'We hate raising prices': How Costco aims to address supply chain, inflation woes this holiday season

If you "go and visit our locations on a random basis, they're full."


Costco is ready for Christmas: That was one of the main takeaways from the warehouse retailer's fourth-quarter earnings call with investors Thursday afternoon. In addition to announcing Costco's better-than-expected revenues — $62.68 billion for the quarter — chief financial officer Richard Galanti stressed that his company is doing everything in its power to keep shelves stocked and prices low, despite the increasing cost of materials and shipping.

If you "go and visit our locations on a random basis, they're full," Galanti said. "They look good compared to some of the pictures we see from others."

That hasn't been easy to do in this environment, especially when everything, from gasoline to cardboard to the resin that makes plastic products like garbage bags and disposable plates, is two-, three-, or even four-times as expensive as it was before the pandemic.

Overall, Costco estimates that inflation is running between 3.5% and 4.5%, a full percentage point higher than what its estimate was in early May, Galanti said. Despite those increases in the cost of doing business, he was adamant that the company will do everything in its power to not raise prices for members.

"We hate raising prices," Galanti said. "We want to be the last to raise it and the first to lower it. It's in our DNA."

Solving pandemic problems by leaning into logistics

A big part of Costco's strategy to win the holiday season is to lean into logistics. The company has chartered three ships, each capable of carrying 800 to 1,000 containers, to allay concerns about getting products from Asia, Galanti said. That's in addition to a $340 million distribution facility that Costco purchased earlier this year.

Retailers learned very hard lessons last holiday season when many of their supply chains broke down, says Brendan Witcher, principal analyst at Forrester Research.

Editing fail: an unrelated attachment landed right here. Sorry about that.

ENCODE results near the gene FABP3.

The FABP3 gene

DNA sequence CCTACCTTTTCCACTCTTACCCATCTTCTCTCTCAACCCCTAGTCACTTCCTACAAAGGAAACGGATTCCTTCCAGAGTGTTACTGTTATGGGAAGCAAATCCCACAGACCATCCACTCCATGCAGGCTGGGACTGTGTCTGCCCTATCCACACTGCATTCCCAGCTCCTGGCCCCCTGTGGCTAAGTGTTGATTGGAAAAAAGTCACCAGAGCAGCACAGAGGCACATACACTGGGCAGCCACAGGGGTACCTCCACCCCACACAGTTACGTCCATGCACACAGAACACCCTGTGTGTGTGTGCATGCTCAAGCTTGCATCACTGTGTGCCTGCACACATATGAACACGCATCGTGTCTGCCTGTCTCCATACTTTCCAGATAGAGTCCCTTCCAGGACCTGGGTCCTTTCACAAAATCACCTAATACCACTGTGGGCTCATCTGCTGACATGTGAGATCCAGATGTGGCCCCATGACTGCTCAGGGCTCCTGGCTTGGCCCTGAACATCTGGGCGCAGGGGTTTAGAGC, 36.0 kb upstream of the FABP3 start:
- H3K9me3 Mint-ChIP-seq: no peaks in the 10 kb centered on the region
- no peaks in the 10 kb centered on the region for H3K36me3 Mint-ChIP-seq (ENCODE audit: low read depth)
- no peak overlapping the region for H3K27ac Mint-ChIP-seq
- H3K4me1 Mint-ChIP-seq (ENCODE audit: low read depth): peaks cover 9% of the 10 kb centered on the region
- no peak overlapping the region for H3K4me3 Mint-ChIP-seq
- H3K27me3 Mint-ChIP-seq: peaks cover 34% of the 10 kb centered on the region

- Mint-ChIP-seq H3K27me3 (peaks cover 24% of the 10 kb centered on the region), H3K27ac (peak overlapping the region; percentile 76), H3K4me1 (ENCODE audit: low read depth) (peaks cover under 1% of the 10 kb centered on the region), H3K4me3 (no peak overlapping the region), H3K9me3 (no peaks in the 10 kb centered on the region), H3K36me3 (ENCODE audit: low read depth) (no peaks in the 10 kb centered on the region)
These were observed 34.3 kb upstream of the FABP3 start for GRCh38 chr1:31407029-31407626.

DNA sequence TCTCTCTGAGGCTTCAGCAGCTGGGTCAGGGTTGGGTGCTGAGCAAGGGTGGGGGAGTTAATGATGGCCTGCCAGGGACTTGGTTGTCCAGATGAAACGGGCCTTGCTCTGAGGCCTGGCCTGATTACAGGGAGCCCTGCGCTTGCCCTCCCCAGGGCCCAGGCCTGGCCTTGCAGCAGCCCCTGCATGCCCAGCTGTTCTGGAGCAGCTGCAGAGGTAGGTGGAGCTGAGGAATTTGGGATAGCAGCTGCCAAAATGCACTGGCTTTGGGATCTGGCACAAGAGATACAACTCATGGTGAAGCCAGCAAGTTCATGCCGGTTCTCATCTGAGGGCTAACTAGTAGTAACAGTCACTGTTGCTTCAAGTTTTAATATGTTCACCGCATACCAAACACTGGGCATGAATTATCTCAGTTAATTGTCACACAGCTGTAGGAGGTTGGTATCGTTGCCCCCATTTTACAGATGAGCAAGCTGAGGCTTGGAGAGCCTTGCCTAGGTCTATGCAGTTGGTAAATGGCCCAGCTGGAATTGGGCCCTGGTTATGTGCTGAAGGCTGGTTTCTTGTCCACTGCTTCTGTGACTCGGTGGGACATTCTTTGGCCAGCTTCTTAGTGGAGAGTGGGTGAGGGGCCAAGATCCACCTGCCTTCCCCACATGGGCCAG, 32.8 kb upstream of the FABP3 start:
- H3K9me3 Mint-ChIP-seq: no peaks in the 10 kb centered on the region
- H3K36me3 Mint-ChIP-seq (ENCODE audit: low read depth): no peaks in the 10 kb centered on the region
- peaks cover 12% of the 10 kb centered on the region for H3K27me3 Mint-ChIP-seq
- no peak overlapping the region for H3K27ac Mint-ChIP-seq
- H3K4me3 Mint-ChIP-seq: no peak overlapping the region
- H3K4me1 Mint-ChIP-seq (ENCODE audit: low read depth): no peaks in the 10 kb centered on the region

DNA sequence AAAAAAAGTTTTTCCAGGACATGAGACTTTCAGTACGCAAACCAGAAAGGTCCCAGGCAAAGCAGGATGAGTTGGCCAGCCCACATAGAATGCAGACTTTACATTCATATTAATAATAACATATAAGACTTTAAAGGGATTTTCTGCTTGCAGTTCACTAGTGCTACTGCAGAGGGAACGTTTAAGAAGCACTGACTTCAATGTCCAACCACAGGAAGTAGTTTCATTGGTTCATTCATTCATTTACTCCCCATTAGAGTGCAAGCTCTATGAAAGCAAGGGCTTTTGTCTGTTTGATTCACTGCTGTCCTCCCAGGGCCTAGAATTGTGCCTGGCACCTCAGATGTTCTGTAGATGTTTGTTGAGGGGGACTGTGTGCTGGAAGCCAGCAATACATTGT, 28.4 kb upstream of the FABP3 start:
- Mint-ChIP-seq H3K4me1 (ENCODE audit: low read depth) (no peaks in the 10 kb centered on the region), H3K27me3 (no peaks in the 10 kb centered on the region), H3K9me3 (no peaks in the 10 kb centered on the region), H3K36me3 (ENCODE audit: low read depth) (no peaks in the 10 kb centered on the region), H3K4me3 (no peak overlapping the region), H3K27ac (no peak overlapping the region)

"Companies are out there trying to find new and interesting ways of being able to eliminate single points of failure in their supply chain so that they don't get caught off guard again this year," Witcher says. "It's not just Costco. Many retailers are doing similar sorts of things, maybe not buying ships, but they certainly are trying to find different sorts of safety measures."

It's not just Costco. Many retailers are doing similar sorts of things, maybe not buying ships, but they certainly are trying to find different sorts of safety measures.
Brendan Witcher
Principal analyst, Forrester Research

The fact that so much of the call was spent talking about shipping and logistics shows how much the retail landscape has changed in the last 18 months, and how imperative it is for retailers to assure customers and investors that they'll have the goods to get through the holiday season.

"Prior to the pandemic, this was not a sexy thing to talk about on earnings calls," Witcher says. "But because it was such a point of failure last year, what Costco is trying to do is instill confidence in the market that they're not going to miss out on opportunities this year."

Costco knows that shoppers have spending money burning a hole in their wallets, and it wants to reserve as many of those dollars as it can. By chartering its own ships and having a large distribution facility to store merchandise, the company can order merchandise earlier and keep it stored longer than it otherwise would, with fewer worries about supply chain points breaking along the way.

Delays and shortages are still likely

Even though Costco is taking some of its logistics into its own hands, members are still likely to face shortages and long wait times. Furniture manufactured in Asia, for example, used to take 8 to 12 weeks to arrive in the U.S.; it's now taking 16 to 18 weeks, Galanti told investors.

Despite those delays (or maybe because of them) merchandise is flying off the shelves. "In some ways we think that's an advantage," Galanti said. "We're selling out, generally, merchandise received within two weeks on most items, and we've ordered more and earlier. Same thing with toys and seasonal, [we're] bringing in some of the items early."

To that end, the company is also beginning to put purchase limits on certain types of items, like toilet paper, paper towels, bottled water, and certain cleaning supplies, Galanti said.

Planning your grocery list before you head to the store can help you avoid panic shopping. You can also call ahead to find out what's in stock and what items might have purchase limits on them.

However, if you're in the warehouse and see something you like, you may want to buy it on the spot: If you wait, you may not find it when you go back.

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